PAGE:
Recorded: 03 Mar 2006
Well, we officially got some money for the Human Genome Project in ’87. After that time Senator Pete Domenici made sure that more money was added every year for the Human Genome Project. Of course around that time the NIH originally was somewhat negative about the project, but very quickly several very, very competent and capable people started weighing in and correctly made sure that, you know, the Human Genome Project wasn’t just a project of the Department of Energy, it would seem very odd, very strange and it would not be correct to have the Human Genome Project only in the Department of Energy. And of course, the National Academy of Sciences weighed in. At that time the Office of Technology Assessment on The Hill—so other forces now started organizing and reports started coming out making the case for the project. So eventually the NIH also started their own project. I think it was ’88.
Then it was clear that you couldn’t have two projects that would be independent of each other, competitive or contradicting each other. So all the big boys and girls weighed in and made sure that all these scientists and science managers that may have been bickering about who has the lead or who should have the lead and so on. We had to “make nice” as we say. And therefore there was a Memorandum of Understanding that was signed between NIH and D.O.E. and at least in public we appeared to be united and concerted and, you know, very coherent in our approaches. We launched officially the program in 1990. At that time it was considered a fifteen-year project as we said for three billion dollars. And we came pretty darn close. In fact we came under budget and certainly before the time that we promised.
I think that was the simplistic interpretation of the Memorandum of Understanding – the way we tried to explain it to the rest of the world and especially to our political masters. The truth of the matter was, you know, it was just a hundred flowers’ bloom. We certainly in D.O.E. started a lot of efforts in technology development that didn’t end anywhere. And a lot of very interesting technology developed elsewhere for example. So I think it was one of those cases where we had to, for the sake of our political masters, for the sake of the system had to define roles because in the bureaucracy if you can’t do that very effectively then, you know, the real bureaucrats, the ones with the green eyeshades and the sharp pencils if they can’t find a way to compartmentalize activities, you know, they get uncomfortable. And you don’t want these guys to be uncomfortable.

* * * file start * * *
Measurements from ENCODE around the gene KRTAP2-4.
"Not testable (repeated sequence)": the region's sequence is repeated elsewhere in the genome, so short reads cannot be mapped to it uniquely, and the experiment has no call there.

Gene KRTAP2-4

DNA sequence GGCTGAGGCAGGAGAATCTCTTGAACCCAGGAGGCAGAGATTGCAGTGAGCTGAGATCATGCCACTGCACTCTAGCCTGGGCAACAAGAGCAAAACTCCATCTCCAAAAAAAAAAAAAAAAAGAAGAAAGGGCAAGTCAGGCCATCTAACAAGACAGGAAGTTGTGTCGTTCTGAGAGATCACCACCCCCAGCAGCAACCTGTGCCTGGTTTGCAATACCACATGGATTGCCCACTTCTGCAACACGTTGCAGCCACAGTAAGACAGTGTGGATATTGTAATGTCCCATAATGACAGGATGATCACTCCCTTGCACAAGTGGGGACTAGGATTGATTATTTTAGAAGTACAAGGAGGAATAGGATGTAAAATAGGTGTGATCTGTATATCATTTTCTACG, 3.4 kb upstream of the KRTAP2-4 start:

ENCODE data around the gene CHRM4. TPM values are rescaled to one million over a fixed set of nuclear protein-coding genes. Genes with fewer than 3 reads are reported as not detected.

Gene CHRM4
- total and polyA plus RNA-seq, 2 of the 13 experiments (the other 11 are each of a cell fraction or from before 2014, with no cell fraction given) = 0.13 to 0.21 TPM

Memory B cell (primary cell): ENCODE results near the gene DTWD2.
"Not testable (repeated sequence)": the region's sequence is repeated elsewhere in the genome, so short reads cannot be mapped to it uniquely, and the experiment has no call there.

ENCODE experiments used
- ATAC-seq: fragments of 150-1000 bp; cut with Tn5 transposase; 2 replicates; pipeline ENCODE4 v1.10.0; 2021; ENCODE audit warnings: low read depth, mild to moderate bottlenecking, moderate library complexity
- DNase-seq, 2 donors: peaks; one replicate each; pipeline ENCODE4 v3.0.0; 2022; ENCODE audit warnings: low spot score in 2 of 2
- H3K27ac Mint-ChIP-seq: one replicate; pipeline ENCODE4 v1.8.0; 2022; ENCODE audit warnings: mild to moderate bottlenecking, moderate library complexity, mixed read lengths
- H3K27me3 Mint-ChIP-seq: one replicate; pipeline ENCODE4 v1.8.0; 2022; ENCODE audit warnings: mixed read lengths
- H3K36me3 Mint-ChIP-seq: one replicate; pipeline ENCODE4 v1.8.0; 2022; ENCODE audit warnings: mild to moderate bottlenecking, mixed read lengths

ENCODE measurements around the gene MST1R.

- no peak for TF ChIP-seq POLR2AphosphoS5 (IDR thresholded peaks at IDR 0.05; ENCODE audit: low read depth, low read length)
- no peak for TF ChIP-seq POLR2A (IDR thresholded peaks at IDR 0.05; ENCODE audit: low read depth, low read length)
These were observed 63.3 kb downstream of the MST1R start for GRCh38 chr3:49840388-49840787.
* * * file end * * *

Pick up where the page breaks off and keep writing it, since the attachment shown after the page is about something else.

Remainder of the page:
For the sake of selling this project we made the case that, yeah, D.O.E. with its laboratories and its computers and its technology development focuses mostly on technology development. NIH being, you know, the agency of human health was focusing mostly on the disease gene hunting. The truth of the matter is the first few years was, you know, all bets were off and we were all over the place. We were both doing all kinds of things. Advancing the field generally, but in a few places taking two steps back and one step forward. It was pretty chaotic. But, you know, that’s the way science advances. People that think that science is a very orderly process, you know, that you sort of can have a road map for it and move forward according to the plan. This five-year plan was also a joke. We had to do it because it sounded good, you know, and it sold very well. But it was really an excuse to just do research and people loved it.
Ari Patrinos, currently is a president of Synthetic Genomics, Inc. He is best known for his leading roles in the development of the U.S. Global Change Research Program and the U.S. Human Genome Project. He earned his undergraduate degree from the National Technical University of Athens and Ph.D. in mechanical engineering and astronautical sciences from Northwestern University.
Patrinos has worked in Department of Energy (DOE) Laboratory system since 1973. His research area includes biomedical engineering, atmospheric turbulence, environmental chemistry, climate change, and statistical methods. In 1995 he became the Associate Director for Biological and Environmental Research in the DOE Office of Science and was responsible for human and microbial genome programs, structural biology, nuclear medicine and health effects, global environmental change. He helped create the DOE's Joint Genome Institute (JGI) in 1997 and developed the DOE's Genomes to Life Program.
He is a member of the American Association for the Advancement of Sciences, the American Society of Mechanical Engineers, the American Geophysical Union, and a Fellow of the American Meteorological Society.